The medical term for an infection in the rabbit’s uterus is pyometra. This and other reproductive (or non-neoplastic endometrial) disorders, including the growth and bloating of the uterus, are common among small animals like rabbits and ferrets.
Typically, a rabbit with pyometra will have blood in its urine originating from the uterus. It may come intermittently or follow the animal’s reproductive cycles. Some other symptoms include:
- Increasingly aggressive behavior
- Signs of a systemic illness (e.g., shock or blood infection)
- Fluid buildup in the uterus
- Signs of a pseudo-pregnancy
- Stillborn pregnancies or infertility
The endometrium functions as the lining of the uterus. Fluid can build up along its walls, often for various reasons including age, uterine cancer, tissue overgrowth (associated with the buildup of cysts), or bacterial overgrowth, as in the cases of Chlamydia and Listeria monocytogenes.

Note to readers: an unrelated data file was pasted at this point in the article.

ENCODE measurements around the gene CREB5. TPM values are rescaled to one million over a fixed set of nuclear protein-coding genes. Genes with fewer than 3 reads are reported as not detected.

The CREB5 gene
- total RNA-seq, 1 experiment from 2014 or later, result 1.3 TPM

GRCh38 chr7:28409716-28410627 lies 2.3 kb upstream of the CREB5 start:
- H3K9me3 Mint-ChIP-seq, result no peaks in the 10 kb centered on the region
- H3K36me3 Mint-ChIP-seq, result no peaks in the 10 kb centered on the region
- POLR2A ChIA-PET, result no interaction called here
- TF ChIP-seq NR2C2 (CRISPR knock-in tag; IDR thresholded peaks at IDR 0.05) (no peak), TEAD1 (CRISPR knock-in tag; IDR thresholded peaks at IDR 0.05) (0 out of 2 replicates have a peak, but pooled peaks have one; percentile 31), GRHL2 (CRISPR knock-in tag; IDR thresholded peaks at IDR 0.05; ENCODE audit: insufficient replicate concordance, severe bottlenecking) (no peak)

To diagnose the rabbit, your veterinarian will first rule out obvious causes for abdominal distension including pregnancy or carcinoma of the uterus. The veterinarian will also note such clinical abnormalities as elevated levels of certain blood markers or decreased blood counts. For example, some rabbits may have anemia or low iron.
The hollow bodily organ that holds the embryo and fetus and provides nourishment; only found in female animals.
Something that is related to the whole body and not just one particular part or organ
The innermost layer of the uterus
A condition of the blood in which normal red blood cell counts or hemoglobin are lacking.
The presence of pus in the uterus